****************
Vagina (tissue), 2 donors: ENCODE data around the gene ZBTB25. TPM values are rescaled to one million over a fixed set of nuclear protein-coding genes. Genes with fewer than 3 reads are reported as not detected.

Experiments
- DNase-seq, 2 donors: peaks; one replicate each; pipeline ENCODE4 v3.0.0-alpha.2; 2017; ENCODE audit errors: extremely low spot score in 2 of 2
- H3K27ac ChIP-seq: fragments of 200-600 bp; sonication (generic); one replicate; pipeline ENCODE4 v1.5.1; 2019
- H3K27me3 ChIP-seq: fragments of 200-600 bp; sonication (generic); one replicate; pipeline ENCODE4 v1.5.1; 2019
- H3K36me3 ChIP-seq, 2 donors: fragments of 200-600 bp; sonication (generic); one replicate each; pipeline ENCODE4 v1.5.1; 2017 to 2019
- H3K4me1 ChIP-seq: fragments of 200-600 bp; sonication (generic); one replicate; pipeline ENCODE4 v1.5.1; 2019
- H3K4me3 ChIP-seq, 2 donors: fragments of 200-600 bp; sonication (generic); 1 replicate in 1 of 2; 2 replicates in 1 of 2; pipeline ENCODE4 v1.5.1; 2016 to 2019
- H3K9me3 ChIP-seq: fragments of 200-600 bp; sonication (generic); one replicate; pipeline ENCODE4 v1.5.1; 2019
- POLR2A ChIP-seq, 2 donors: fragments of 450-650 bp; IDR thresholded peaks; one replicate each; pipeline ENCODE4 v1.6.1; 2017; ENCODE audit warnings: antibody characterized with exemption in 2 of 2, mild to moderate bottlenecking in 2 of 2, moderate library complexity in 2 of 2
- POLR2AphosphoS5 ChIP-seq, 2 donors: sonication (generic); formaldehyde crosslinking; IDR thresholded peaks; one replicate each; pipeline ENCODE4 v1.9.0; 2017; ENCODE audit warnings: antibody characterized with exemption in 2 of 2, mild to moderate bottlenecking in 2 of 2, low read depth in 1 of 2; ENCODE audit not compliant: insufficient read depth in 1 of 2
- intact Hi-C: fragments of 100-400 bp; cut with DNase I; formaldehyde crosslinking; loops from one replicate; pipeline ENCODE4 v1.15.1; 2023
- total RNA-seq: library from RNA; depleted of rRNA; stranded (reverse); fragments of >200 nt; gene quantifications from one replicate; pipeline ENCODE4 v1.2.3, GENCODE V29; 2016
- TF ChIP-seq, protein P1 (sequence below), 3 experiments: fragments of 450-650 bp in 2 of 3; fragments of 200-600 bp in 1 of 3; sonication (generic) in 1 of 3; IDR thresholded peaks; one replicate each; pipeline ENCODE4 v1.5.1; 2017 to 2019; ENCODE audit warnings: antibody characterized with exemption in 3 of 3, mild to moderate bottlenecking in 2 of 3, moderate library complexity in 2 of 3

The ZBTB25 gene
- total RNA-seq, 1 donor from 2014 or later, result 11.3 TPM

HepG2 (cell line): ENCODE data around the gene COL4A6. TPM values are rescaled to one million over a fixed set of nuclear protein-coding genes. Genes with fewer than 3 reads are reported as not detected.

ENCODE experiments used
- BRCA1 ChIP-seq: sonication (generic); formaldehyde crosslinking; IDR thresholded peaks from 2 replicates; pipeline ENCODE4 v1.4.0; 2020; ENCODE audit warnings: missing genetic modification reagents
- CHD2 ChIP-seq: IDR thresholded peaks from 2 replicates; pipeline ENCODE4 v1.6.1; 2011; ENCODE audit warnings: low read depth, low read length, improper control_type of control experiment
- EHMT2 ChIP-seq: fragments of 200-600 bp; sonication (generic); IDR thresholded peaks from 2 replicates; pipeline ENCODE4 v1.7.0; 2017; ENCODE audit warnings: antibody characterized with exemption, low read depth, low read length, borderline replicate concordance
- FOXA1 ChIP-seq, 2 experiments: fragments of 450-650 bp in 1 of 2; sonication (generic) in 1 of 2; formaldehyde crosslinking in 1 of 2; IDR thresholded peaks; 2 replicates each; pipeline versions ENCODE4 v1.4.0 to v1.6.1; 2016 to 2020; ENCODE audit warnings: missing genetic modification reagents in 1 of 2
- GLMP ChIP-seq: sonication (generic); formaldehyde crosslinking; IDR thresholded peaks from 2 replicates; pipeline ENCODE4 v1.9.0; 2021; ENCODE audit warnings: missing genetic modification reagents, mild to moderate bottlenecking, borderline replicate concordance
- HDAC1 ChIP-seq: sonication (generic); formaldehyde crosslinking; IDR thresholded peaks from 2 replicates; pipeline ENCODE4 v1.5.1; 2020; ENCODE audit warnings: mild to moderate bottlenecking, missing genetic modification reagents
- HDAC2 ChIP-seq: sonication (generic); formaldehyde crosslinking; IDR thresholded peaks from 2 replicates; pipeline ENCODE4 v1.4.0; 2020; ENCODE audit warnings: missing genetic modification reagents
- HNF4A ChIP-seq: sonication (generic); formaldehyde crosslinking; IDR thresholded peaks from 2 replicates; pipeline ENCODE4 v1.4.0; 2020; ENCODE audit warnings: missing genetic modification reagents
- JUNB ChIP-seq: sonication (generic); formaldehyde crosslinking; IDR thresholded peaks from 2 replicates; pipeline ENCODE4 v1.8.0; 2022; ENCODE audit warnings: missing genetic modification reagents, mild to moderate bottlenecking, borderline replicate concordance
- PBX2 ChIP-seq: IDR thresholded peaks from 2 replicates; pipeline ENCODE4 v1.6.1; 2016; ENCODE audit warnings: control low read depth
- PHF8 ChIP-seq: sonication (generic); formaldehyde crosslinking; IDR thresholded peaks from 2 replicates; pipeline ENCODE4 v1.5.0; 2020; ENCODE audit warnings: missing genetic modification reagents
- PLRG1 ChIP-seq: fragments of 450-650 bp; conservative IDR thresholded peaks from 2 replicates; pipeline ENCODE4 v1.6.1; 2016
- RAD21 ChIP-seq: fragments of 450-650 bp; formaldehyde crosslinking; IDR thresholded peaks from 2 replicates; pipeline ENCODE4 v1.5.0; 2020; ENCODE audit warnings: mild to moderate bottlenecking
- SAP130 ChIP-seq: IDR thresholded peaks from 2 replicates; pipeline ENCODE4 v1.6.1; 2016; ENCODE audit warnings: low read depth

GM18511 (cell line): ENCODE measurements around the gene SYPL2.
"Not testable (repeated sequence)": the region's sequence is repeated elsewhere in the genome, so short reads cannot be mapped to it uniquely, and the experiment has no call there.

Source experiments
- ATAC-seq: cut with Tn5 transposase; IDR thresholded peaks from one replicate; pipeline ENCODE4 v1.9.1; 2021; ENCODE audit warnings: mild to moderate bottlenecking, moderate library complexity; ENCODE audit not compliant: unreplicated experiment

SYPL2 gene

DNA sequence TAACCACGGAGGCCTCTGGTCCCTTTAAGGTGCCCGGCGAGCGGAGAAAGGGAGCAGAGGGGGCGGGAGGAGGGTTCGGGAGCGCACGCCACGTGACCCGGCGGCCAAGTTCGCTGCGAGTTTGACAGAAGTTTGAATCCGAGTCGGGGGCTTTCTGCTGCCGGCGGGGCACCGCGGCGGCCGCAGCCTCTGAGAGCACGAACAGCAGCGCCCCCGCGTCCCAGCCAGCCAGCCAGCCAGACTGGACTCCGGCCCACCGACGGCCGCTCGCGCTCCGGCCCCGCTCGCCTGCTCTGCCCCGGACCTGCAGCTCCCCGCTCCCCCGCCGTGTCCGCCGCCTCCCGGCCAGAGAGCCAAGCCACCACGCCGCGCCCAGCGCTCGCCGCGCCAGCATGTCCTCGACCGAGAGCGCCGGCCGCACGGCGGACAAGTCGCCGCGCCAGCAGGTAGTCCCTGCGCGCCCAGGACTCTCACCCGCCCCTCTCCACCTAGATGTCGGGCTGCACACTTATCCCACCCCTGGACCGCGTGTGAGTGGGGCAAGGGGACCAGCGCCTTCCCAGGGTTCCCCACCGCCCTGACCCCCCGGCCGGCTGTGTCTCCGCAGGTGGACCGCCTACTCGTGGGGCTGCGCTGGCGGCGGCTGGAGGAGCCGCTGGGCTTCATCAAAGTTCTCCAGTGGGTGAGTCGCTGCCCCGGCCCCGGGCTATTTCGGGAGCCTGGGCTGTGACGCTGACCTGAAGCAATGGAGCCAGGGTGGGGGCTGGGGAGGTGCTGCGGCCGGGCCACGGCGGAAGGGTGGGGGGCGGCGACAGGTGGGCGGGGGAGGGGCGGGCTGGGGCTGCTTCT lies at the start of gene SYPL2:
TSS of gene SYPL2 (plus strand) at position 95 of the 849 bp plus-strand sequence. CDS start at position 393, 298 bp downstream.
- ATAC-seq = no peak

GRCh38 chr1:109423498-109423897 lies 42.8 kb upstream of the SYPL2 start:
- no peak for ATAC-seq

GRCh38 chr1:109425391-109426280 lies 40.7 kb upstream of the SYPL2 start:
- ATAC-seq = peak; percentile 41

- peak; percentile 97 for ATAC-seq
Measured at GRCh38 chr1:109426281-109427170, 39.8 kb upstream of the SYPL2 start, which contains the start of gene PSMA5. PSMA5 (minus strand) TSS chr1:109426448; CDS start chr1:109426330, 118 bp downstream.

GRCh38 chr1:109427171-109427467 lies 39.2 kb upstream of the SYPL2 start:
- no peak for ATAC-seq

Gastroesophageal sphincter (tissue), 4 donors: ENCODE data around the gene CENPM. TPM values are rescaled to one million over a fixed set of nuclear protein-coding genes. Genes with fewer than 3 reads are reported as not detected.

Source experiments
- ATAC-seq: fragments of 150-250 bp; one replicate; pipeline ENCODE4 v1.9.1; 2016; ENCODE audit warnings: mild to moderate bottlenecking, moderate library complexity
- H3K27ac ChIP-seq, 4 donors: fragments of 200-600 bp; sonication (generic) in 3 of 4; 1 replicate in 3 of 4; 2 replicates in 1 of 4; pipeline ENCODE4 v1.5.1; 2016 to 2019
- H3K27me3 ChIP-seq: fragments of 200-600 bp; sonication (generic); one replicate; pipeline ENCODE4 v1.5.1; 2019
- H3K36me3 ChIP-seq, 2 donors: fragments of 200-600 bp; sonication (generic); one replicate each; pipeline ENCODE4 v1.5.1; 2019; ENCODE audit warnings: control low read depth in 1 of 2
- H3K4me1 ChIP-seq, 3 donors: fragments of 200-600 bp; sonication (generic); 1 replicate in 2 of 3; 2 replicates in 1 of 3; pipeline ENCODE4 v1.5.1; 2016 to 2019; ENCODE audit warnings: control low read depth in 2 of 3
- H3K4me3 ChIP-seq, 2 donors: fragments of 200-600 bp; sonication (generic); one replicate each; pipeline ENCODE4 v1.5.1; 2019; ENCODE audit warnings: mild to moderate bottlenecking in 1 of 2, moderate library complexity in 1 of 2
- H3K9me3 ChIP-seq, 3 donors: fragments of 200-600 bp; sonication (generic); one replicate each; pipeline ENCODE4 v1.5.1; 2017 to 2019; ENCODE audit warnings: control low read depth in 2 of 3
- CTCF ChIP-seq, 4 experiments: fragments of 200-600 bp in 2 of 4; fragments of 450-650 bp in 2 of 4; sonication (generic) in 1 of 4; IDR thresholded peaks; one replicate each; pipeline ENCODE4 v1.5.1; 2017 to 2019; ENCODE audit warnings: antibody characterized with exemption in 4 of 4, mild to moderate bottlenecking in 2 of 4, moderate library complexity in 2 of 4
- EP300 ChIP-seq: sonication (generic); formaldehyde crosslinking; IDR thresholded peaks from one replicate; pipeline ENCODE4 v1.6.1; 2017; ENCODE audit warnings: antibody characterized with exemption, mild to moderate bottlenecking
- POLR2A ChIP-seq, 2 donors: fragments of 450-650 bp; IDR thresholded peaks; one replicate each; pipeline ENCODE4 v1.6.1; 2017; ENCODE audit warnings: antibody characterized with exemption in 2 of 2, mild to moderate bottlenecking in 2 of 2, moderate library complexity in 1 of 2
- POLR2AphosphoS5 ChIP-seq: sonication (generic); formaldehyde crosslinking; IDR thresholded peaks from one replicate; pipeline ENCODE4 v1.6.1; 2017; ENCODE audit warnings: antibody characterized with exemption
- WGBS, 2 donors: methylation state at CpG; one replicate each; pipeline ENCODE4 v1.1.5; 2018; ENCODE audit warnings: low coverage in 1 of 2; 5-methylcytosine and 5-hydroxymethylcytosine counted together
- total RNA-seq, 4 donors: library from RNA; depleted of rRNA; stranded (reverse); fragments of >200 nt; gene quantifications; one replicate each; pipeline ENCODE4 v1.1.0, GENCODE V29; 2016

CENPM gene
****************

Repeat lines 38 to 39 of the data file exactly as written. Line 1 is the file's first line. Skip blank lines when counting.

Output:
DNA sequence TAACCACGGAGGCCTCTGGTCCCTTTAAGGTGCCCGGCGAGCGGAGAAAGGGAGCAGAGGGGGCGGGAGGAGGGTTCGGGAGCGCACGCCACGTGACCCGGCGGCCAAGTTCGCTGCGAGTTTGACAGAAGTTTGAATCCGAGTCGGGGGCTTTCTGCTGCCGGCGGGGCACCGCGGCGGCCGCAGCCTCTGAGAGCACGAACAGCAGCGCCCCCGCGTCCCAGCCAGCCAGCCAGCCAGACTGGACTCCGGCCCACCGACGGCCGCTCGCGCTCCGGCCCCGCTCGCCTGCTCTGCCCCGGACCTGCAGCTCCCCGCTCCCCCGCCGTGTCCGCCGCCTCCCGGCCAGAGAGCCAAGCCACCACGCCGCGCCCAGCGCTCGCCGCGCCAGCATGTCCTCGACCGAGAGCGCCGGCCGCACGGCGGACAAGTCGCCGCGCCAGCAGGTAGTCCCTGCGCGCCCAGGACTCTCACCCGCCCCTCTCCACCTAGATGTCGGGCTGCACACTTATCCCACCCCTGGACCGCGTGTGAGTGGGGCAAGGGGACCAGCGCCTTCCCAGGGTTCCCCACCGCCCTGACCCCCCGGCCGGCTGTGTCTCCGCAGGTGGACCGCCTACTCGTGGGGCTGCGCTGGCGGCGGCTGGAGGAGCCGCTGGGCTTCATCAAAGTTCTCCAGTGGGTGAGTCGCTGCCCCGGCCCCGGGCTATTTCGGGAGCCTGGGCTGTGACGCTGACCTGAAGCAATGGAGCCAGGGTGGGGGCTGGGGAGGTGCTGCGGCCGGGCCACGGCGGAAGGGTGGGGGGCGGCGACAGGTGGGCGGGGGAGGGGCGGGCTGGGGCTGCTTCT lies at the start of gene SYPL2:
TSS of gene SYPL2 (plus strand) at position 95 of the 849 bp plus-strand sequence. CDS start at position 393, 298 bp downstream.